DECEMBER 17, 1951
LONDON, Sunday—Since I had no committee meeting on Friday afternoon, Miss Mary Hoyt Wiborg undertook to show me a little shop on a narrow street back of the quai where she lives. Two old ladies keep this shop and, I gather, live in the back part of it. They have some delightful old French provincial plates that are not unlike some that were given me a number of years ago and which not only I, but many other people get a great deal of amusement from examining. The ones I saw on Friday are decorated with a different series of pictures, but are quite as interesting as those I have, and I will return and buy them after the Christmas recess.
We looked into another old shop where a man has an extraordinary collection of old clocks, but he was not there and we could not get in. By that time, in any case, I was in a hurry to get to the hotel, for I had an appointment there with someone from the office whom I had to see before taking the plane for London.
Once at the airfield, we were informed that we might not get in London at the regular airport because of fog. About 90 miles away there was an airport that was rarely fog-bound, they said, but that would mean at least a three-hour drive to London. But we were able to make it, being the last plane to land.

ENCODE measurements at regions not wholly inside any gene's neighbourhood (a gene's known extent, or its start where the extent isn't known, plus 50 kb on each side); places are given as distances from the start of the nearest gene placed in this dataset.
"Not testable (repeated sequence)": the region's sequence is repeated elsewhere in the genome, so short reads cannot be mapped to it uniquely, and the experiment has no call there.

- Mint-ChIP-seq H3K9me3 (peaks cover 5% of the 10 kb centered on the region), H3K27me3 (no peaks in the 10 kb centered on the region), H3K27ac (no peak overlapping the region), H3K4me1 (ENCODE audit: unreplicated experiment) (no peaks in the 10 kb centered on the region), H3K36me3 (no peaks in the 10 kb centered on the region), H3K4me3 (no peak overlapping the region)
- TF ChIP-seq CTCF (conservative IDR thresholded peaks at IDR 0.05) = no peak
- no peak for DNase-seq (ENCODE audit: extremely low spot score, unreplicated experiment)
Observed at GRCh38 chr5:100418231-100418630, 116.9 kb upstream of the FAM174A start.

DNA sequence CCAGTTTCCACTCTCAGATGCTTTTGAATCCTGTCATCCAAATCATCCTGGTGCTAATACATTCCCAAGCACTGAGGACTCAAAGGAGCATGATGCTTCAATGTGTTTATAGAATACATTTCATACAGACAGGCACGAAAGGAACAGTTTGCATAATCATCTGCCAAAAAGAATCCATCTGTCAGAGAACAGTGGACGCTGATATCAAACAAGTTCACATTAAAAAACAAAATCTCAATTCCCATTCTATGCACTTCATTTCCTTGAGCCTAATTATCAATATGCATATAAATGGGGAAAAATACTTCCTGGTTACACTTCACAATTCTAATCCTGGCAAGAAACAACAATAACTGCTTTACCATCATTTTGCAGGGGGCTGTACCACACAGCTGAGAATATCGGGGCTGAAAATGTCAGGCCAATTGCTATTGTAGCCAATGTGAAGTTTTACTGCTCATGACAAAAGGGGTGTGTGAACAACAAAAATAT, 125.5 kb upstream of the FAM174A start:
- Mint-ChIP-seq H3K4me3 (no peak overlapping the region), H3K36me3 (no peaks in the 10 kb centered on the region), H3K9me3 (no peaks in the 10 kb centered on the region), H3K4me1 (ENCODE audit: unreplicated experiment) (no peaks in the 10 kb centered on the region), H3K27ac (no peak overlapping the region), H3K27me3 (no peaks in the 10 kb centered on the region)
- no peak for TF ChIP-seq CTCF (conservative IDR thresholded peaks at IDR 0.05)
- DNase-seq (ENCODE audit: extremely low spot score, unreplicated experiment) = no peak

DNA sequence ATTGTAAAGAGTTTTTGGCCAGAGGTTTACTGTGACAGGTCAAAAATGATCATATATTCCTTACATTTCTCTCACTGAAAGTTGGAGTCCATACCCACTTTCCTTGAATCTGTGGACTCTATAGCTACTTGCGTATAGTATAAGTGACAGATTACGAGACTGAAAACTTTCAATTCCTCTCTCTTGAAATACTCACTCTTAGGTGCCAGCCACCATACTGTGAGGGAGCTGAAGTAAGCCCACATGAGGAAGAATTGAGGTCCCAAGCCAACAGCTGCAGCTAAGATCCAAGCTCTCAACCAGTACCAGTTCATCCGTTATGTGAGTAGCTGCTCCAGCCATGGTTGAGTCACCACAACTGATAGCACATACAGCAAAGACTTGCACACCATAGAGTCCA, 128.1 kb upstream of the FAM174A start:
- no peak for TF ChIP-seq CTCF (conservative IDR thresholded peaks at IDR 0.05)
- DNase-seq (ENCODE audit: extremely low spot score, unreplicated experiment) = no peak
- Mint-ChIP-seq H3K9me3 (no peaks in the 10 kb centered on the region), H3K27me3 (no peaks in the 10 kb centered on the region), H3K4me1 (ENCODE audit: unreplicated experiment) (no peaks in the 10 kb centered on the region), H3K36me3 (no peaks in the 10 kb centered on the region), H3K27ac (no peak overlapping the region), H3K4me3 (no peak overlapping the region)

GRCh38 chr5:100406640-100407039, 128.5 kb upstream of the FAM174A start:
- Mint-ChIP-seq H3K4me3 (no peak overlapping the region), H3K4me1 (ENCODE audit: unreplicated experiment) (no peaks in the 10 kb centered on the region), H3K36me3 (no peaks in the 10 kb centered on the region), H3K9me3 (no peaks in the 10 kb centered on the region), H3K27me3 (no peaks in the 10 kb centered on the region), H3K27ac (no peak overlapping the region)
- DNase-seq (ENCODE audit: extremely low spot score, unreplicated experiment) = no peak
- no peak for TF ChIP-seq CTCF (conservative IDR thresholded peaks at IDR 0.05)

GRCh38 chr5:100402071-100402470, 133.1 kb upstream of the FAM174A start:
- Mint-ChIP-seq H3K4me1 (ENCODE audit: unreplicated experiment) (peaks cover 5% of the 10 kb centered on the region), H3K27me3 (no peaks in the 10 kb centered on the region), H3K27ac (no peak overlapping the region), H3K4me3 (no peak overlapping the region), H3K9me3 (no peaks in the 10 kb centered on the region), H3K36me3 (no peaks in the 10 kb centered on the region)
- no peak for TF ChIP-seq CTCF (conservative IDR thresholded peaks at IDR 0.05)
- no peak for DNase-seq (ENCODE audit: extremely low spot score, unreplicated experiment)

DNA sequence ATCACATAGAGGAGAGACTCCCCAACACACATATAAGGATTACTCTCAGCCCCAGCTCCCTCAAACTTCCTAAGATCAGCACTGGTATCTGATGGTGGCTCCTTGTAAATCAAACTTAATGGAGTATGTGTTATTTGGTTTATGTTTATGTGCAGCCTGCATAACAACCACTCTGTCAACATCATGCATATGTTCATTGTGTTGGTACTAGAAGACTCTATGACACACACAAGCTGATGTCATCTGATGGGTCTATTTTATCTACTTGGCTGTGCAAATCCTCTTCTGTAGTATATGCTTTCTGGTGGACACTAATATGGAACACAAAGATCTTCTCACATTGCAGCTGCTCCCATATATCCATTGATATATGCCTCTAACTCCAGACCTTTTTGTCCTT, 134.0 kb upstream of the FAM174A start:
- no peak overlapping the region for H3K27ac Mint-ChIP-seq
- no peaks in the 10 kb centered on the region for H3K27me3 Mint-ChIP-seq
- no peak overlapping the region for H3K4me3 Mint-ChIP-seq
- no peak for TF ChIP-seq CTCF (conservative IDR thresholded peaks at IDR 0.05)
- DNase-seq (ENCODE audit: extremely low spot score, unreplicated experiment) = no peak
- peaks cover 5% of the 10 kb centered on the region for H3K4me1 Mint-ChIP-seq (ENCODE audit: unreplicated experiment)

After dinner, my granddaughter and her husband and I walked around Grosvenor Square and the young people have already decided that London is a fascinating city. My granddaughter would like to see some of the London slums, but I doubt if that can be accomplished on this trip.
We did a great deal of sightseeing on Saturday and saw a great many friends as well, particularly the Dowager Marchioness of Reading, whom we always want to see at once and who is always the greatest help.
It is interesting to see the London papers again. In spite of the shortage of paper, they manage to get in a remarkable amount of news and still to put in columns and human interest stories. There is a nice story in one of them about a woman who has regained her sight, after 28 years of blindness, through a cornea operation.
I was grieved to see a story about Walter Wanger from which it looks as though he had suffered not only from financial troubles of late. The courts of France probably would not punish him very severely, for they have a rather soft heart for jealous husbands. But what may happen in our country is another story.